Turcani L, Berardo E, Jelfs KE, 2018, stk : A Python toolkit for supramolecular assembly, Journal of Computational Chemistry, Vol: 39, Pages: 1931-1942, ISSN: 0192-8651
A tool for the automated assembly, molecular optimization and property calculationof supramolecular materials is presented. stk is a modular, extensible and open-sourcePython library that provides a simple Python API and integration with third partycomputational codes. stk currently supports the construction of linear polymers, smalllinear oligomers, organic cages in multiple topologies, and covalent organic frameworks(COFs) in multiple framework topologies, but is designed to be easy to extend to new,unrelated, supramolecules or new topologies. Extension to metal-organic frameworks(MOFs), metallocycles or supramolecules, such as catenanes, would be straightforward.Through integration with third party codes, stk offers the user the opportunity to explorethe potential energy landscape of the assembled supramolecule and then calculatethe supramolecule’s structural features and properties. stk provides support for highthroughputscreening of large batches of supramolecules at a time. The source code ofthe program can be found at https://github.com/supramolecular-toolkit/stk.
Greenaway R, Santolini V, Bennison MJ, et al., 2018, High-throughput discovery of organic cages and catenanes using computational screening fused with robotic synthesis, Nature Communications, Vol: 9, ISSN: 2041-1723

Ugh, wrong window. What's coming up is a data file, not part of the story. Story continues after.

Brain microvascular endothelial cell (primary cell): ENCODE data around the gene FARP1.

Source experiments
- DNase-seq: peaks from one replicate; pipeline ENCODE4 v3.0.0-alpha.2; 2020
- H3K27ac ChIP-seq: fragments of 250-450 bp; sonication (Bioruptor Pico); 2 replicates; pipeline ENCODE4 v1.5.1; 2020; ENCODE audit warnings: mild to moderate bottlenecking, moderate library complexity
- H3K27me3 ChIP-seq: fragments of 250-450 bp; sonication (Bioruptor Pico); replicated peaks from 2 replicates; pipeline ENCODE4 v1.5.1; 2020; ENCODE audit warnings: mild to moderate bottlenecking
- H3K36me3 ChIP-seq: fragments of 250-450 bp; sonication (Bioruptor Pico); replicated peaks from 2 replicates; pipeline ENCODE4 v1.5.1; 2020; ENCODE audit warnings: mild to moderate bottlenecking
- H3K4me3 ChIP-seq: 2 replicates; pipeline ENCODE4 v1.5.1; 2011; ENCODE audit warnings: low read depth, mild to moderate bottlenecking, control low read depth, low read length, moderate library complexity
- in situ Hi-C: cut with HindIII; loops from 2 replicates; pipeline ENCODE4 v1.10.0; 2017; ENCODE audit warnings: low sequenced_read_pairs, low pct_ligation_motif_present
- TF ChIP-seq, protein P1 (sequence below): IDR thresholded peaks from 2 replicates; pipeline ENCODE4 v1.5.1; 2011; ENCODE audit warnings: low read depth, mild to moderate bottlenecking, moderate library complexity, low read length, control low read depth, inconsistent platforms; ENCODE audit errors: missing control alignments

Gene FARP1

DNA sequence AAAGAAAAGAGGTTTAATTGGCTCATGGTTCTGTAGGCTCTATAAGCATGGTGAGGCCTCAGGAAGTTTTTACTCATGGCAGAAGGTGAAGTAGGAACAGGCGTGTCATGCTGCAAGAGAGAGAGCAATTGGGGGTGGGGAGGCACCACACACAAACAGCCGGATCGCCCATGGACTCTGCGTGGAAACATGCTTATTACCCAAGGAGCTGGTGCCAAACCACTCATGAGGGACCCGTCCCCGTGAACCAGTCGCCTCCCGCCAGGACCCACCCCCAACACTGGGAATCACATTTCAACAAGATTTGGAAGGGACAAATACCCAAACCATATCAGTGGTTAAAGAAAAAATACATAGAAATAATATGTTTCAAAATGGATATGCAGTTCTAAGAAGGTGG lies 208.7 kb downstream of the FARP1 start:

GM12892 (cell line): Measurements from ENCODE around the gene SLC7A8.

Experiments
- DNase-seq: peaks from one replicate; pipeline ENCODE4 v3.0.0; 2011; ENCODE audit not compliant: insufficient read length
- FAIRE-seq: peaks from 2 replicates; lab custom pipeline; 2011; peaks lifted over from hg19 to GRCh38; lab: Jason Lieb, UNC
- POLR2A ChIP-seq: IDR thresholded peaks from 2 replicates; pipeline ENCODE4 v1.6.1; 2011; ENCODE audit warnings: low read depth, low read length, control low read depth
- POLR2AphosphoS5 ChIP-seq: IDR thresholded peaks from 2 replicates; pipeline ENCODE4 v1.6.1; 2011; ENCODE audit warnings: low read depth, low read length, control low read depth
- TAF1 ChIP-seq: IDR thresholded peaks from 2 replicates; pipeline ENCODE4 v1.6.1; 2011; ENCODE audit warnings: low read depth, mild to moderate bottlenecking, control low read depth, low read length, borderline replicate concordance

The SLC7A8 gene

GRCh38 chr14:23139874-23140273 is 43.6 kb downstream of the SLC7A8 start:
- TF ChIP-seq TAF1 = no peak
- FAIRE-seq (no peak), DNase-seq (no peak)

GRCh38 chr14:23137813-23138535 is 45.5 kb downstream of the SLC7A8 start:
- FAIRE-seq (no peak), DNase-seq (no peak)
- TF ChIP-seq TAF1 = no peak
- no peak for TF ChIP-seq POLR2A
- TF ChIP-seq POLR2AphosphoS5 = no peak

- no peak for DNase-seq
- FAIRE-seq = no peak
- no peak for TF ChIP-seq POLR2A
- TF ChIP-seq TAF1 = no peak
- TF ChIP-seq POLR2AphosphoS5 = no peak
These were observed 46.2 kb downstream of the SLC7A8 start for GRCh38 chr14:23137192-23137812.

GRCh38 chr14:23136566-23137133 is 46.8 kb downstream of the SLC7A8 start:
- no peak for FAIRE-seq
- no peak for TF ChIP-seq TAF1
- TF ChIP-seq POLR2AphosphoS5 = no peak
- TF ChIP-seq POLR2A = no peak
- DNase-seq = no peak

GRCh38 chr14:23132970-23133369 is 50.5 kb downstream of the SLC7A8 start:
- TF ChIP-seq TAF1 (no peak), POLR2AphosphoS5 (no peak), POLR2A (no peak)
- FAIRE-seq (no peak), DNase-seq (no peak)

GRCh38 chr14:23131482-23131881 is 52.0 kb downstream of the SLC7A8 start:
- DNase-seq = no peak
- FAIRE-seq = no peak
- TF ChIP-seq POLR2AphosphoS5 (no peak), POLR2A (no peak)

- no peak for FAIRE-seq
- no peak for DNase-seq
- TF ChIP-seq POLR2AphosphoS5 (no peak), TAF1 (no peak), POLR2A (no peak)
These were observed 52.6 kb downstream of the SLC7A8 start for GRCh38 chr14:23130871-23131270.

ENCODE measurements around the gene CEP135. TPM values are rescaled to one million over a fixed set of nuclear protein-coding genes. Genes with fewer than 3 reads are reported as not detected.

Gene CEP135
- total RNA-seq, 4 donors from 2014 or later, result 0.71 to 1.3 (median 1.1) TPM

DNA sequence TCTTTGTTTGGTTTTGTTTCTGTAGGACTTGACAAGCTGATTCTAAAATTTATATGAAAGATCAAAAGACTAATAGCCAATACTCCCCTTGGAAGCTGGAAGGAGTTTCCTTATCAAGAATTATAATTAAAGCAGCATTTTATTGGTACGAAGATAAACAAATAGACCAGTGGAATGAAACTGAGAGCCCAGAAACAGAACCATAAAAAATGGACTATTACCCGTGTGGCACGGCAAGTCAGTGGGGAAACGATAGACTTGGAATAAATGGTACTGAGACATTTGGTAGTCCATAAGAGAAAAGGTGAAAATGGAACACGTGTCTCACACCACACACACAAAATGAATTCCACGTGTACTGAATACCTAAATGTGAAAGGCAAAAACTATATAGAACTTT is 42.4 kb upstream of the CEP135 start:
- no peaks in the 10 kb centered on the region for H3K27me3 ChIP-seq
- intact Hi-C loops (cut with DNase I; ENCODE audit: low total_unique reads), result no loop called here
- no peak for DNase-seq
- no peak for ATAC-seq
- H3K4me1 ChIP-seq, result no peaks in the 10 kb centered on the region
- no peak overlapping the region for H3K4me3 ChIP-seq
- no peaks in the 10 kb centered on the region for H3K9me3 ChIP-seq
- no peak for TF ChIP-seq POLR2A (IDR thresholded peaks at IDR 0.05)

Supramolecular synthesis is a powerful strategy for assembling complex molecules, but to do this by targeted design is challenging. This is because multicomponent assembly reactions have the potential to form a wide variety of products. High-throughput screening can explore a broad synthetic space, but this is inefficient and inelegant when applied blindly. Here we fuse computation with robotic synthesis to create a hybrid discovery workflow for discovering new organic cage molecules, and by extension, other supramolecular systems. A total of 78 precursor combinations were investigated by computation and experiment, leading to 33 cages that were formed cleanly in one-pot syntheses. Comparison of calculations with experimental outcomes across this broad library shows that computation has the power to focus experiments, for example by identifying linkers that are less likely to be reliable for cage formation. Screening also led to the unplanned discovery of a new cage topology—doubly bridged, triply interlocked cage catenanes.